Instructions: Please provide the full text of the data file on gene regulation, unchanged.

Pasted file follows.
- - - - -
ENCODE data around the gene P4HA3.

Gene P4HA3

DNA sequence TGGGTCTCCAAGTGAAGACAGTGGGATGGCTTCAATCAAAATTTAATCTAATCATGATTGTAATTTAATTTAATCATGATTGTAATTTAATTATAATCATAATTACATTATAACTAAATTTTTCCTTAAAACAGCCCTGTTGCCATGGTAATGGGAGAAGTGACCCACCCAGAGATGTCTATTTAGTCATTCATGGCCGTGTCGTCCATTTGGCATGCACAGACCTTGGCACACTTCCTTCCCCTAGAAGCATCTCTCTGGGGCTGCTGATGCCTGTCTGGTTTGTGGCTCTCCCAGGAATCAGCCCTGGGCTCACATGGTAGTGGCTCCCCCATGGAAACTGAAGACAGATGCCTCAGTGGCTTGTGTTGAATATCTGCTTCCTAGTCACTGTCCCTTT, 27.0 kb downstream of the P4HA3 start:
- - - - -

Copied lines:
ENCODE data around the gene P4HA3.

Gene P4HA3

DNA sequence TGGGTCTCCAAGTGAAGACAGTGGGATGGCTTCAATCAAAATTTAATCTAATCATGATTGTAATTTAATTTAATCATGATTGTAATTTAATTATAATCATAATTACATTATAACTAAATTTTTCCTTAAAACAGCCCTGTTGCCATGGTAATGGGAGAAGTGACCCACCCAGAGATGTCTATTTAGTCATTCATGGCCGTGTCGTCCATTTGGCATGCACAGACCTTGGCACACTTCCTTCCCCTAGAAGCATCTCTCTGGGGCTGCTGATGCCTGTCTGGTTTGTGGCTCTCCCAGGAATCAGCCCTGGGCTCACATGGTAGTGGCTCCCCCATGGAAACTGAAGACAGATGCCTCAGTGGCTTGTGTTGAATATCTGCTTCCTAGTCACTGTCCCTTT, 27.0 kb downstream of the P4HA3 start: